Grammatical Morpheme Production in 4-Year-Old Children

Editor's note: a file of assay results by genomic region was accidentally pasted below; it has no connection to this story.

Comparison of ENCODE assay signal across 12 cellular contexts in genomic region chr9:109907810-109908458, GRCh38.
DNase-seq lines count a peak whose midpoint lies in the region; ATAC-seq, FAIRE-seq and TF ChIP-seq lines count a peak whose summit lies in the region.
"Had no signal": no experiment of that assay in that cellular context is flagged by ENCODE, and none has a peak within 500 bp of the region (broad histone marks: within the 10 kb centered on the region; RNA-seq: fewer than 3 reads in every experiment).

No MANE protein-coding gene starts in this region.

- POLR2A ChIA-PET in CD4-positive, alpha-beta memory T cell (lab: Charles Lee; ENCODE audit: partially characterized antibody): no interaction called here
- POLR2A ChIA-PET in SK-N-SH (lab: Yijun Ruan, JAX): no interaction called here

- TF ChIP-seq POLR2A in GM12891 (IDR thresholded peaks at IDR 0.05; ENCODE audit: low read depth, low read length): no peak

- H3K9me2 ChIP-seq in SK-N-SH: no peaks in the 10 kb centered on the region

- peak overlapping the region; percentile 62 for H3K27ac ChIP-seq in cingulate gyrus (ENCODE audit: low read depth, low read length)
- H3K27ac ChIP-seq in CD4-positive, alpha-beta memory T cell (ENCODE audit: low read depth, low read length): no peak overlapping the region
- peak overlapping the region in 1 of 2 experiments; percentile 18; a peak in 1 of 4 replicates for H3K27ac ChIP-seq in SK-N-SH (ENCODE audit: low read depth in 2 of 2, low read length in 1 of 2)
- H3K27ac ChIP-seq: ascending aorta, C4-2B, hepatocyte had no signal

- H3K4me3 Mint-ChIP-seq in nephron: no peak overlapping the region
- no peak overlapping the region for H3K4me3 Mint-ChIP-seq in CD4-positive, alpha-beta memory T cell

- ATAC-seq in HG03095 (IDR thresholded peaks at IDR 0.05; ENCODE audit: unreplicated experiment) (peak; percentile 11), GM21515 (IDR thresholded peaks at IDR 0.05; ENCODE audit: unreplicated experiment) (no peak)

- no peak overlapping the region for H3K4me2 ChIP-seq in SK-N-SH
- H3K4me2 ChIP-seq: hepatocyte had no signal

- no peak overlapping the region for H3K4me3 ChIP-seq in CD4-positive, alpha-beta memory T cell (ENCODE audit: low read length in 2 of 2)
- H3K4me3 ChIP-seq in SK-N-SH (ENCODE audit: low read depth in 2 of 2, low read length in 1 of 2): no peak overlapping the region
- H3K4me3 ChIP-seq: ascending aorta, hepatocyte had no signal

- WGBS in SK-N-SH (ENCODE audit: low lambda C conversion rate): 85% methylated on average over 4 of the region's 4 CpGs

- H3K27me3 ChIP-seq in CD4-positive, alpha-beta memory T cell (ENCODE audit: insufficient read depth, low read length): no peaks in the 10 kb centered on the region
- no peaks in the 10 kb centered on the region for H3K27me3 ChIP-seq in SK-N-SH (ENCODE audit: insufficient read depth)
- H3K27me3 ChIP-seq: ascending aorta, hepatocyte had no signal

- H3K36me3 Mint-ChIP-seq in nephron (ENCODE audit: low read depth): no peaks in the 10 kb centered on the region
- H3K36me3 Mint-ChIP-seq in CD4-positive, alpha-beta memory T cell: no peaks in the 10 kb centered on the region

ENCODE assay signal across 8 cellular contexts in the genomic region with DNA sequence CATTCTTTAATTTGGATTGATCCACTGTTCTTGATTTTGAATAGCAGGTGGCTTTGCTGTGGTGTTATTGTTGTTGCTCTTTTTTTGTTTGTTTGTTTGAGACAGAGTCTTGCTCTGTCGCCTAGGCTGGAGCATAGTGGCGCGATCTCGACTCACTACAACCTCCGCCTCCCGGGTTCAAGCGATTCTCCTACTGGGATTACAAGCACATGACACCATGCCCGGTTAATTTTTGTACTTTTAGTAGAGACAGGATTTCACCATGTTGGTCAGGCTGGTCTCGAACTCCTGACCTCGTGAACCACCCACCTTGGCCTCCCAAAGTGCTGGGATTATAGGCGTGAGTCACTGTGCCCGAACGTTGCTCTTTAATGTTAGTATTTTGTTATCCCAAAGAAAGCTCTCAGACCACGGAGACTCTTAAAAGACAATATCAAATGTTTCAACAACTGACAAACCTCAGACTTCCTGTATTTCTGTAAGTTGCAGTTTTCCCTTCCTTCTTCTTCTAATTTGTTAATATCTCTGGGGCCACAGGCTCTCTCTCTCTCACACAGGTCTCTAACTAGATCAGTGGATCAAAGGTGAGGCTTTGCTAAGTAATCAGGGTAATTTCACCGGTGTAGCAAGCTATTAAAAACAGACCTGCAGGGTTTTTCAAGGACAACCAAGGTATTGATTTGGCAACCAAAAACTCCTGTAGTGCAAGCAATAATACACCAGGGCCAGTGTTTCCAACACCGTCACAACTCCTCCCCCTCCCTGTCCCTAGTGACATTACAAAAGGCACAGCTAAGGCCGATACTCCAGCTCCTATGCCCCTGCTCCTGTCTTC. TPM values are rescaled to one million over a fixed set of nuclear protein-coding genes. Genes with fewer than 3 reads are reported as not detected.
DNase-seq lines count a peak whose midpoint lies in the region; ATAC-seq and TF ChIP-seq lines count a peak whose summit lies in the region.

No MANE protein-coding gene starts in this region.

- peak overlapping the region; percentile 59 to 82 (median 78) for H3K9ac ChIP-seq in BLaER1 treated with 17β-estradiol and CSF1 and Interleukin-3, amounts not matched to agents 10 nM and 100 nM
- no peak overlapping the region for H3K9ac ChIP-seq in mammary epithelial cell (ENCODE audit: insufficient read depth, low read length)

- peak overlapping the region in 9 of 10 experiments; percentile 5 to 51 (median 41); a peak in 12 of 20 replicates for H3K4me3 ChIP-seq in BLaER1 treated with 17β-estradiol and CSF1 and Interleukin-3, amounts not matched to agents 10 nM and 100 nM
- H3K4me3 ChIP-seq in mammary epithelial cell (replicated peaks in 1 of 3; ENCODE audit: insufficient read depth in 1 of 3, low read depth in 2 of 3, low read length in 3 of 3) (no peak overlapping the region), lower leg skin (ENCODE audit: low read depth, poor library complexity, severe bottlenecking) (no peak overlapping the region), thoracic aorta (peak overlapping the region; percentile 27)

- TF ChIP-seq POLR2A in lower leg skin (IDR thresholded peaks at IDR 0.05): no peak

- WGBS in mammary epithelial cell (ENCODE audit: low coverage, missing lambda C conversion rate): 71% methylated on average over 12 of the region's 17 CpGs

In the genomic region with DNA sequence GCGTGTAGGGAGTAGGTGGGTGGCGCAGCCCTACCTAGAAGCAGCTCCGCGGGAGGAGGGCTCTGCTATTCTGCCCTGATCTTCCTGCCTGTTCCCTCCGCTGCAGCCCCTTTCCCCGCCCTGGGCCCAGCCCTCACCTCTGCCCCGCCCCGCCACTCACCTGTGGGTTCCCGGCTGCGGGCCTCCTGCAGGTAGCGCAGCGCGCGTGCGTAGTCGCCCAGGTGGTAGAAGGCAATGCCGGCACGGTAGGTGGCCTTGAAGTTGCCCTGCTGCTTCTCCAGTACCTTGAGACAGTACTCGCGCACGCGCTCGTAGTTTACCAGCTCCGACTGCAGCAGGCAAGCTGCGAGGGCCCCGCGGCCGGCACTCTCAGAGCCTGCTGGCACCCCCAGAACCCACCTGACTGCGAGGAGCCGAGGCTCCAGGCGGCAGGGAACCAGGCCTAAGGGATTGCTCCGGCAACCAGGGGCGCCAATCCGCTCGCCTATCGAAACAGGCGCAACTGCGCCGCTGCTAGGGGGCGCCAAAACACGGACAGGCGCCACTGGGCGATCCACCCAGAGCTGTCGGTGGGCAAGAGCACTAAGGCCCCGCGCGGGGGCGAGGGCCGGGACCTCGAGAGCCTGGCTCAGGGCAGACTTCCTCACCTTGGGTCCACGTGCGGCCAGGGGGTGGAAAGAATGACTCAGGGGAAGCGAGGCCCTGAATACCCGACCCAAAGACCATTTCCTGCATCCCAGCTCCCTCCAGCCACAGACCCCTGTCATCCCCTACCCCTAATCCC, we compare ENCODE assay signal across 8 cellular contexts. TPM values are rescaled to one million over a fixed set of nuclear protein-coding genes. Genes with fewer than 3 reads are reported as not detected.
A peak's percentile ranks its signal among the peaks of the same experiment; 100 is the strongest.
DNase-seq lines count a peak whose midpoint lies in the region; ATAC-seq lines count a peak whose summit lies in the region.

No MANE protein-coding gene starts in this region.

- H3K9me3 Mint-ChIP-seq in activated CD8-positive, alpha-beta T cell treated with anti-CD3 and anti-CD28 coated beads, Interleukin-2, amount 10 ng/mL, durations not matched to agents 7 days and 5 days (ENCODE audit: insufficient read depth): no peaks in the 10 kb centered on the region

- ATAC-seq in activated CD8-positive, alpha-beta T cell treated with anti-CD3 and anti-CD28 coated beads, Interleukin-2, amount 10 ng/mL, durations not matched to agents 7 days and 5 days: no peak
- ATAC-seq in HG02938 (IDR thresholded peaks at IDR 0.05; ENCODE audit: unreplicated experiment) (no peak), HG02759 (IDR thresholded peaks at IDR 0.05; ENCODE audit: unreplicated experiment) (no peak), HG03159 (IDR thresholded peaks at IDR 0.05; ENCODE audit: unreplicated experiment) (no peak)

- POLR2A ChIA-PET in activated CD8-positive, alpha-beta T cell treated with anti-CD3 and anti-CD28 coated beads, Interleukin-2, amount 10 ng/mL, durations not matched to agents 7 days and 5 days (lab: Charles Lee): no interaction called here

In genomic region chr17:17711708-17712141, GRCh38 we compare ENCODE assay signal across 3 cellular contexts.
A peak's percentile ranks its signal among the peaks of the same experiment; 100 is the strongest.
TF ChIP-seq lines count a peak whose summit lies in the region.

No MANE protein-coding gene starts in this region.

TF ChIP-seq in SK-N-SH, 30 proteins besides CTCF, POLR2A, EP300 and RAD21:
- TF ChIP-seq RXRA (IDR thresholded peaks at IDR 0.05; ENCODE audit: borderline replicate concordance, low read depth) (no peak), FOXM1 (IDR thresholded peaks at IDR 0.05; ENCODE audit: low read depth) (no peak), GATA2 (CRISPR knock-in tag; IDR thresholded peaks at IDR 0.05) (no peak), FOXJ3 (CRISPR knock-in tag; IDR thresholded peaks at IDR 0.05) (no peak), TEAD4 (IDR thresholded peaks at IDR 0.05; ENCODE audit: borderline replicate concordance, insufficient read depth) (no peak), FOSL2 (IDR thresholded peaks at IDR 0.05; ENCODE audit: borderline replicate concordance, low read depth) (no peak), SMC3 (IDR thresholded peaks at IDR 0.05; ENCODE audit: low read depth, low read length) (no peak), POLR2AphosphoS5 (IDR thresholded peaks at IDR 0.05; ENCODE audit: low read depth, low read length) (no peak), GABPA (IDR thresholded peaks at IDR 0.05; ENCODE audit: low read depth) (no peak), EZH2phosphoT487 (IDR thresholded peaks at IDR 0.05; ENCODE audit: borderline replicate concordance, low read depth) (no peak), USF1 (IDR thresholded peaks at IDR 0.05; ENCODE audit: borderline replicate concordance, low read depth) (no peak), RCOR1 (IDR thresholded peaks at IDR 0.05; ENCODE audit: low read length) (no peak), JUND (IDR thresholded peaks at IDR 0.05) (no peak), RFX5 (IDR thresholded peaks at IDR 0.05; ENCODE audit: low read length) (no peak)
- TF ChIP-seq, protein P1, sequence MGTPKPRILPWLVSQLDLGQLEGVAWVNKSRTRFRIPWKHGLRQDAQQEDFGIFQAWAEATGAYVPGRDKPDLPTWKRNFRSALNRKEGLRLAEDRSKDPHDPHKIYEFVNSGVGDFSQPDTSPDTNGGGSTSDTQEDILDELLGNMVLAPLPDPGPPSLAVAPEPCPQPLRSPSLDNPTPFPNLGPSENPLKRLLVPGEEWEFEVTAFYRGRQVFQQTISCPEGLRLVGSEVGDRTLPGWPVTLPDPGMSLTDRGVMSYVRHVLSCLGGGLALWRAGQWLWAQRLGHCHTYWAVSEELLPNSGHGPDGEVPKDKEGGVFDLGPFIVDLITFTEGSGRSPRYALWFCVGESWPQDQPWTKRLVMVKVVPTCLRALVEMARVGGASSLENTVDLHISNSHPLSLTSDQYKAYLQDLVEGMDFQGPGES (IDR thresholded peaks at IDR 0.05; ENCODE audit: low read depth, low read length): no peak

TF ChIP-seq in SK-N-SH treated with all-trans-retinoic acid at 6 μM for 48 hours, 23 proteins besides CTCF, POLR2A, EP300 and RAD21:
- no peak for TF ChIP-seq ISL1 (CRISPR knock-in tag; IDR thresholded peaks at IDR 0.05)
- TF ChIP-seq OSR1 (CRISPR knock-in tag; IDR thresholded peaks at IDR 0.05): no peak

Despite the importance of grammatical morpheme (GM) production for both clinical decision-making and theoretical accounts of child language impairment, evidence concerning developmental expectations for GM use is inadequate. We studied grammatical morpheme production in 15-minute spontaneous language samples from a large (N=100), sociodemographically diverse group of 4-year-olds. Substantial variability was observed in both the frequency of obligatory contexts (OCs) and in the percentage of correct usage of GMs. For only one morpheme did all 100 samples contain the minimum number of 3 OCs; for only 7 of the 14 GMs was an adequate number of OCs found in at least half of the 100 samples. Although mean percentages of production from samples with 3 or more OCs were high (> 85%), fewer than 25% of participants contributed to the "group" means for 6 of the 14 GMs. Results from the present investigation indicate a need for caution in interpreting information on GM production derived from samples of this nature from children at this age; the validity of using such data to identify deficits in inflectional morphology for either clinical or research purposes appears questionable.